New mural celebrating 100 years of RAF unveiled in Belfast
A major artwork commemorating 100 years of the Royal Air Force in Northern Ireland was launched in south Belfast on Saturday.
The Northern Ireland RAF 100 Mural focuses on the aircraft that were built locally under licence during World War One, and the pilots from throughout the island of Ireland who flew for the Royal Flying Corps and its April 1918 successor, the Royal Air Force.
Occupying a huge rear wall of the City Hospital on Belfast’s Donegall Road, the wall art project is being facilitated by Pete Bleakley/Shared History Workshop, along with the Greater Village Regeneration Trust and Archer Advertising Limited.
The mural was unveiled by Northern Ireland’s most senior RAF officer - Air Vice-Marshal David Niven CB CBE.
The finished artwork will dovetail perfectly into The Poppy Trail, a consecutive series of NIHE/GVRT murals running along the Donegall Road, depicting each year of the First World War and telling the stories of local men from both communities who served and paid the ultimate price.
Commenting on the project, Angela Johnston of GVRT said, “I would like to thank the board of the City Hospital for kindly providing the spectacular canvas for the Northern Ireland RAF 100 Mural. It really is the missing piece in our Poppy Trail, as we already have Army and Navy-related artworks along the Road, remembering the hundreds of men from South Belfast who fought in World War One.”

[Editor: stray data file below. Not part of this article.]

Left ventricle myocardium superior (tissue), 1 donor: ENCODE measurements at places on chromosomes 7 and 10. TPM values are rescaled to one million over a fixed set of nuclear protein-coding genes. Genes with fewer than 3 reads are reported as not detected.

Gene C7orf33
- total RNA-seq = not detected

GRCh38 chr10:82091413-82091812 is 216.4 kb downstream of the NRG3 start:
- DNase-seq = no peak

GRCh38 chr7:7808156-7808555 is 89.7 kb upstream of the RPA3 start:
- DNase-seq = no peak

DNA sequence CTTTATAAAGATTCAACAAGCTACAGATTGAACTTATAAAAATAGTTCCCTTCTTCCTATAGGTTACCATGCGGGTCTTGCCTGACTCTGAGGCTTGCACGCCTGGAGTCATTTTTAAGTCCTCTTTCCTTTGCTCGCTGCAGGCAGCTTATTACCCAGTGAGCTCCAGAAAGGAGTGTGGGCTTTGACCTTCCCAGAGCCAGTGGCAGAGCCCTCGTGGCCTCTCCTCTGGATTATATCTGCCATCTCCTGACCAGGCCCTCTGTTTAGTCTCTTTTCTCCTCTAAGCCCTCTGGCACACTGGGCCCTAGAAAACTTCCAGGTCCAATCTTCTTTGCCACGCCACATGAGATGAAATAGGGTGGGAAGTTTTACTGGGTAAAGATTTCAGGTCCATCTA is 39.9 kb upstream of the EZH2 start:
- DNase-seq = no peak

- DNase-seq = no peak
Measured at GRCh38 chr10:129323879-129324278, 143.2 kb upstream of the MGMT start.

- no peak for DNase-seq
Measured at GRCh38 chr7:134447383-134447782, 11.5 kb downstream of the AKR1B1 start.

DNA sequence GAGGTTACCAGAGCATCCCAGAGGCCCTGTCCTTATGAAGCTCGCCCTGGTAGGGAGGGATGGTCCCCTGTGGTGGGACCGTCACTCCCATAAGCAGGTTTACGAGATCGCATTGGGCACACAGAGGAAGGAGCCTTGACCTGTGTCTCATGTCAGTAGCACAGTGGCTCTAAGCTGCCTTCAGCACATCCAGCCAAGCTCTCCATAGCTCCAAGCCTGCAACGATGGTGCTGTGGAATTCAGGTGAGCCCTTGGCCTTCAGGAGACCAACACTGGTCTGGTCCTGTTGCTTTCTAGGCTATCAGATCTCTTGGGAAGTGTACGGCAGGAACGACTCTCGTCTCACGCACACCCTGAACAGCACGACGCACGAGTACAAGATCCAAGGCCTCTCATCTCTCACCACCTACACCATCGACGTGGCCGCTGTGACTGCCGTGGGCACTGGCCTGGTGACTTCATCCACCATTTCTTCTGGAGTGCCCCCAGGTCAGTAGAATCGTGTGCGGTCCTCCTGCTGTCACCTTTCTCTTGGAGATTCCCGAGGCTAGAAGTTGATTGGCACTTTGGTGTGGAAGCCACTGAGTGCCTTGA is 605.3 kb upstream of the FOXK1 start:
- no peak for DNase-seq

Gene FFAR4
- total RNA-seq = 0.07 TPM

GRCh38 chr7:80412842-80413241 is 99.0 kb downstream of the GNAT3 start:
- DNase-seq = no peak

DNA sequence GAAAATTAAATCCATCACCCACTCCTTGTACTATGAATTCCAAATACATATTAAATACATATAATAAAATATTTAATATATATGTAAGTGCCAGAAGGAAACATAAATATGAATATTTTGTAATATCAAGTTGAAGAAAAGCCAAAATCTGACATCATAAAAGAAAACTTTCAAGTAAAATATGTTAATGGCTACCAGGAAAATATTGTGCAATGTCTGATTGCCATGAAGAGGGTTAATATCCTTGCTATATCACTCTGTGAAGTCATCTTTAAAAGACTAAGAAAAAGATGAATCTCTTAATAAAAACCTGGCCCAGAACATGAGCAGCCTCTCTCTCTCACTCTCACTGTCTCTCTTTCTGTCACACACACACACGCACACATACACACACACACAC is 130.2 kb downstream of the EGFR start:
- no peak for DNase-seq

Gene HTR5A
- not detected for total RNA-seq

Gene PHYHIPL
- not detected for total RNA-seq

RAF historian Pete Bleakley has a personal, as well as professional stake in the Northern Ireland RAF100 Mural, as his paternal grandfather Robert joined the fledging RAF in 1918 and flew in the latter stages of the war.
“My main area of expertise is World War Two RAF, but I’ve been enjoying the research for this World War One project, as it has given me an insight into what my grandfather went through, at a time when aviation - which was still really in its infancy - was greatly accelerated by the demands of air reconnaissance and combat over France,” he said.
The mural project, which has been over two years in development and has included an educational visit for local primary school children to RAF Aldergrove, has been managed throughout by Belfast-based Wing Commander Tara Scott.
“From the Royal Air Force perspective, we wanted to have a lasting monument which reflected our one hundred years presence in Northern Ireland, and we feel the South Belfast mural is both informative and commemorative, and it is a good fit with the existing Poppy Trail murals, which recall the service and sacrifice of local people during the First World War,” Mrs Scott said.
Belfast Telegraph Digital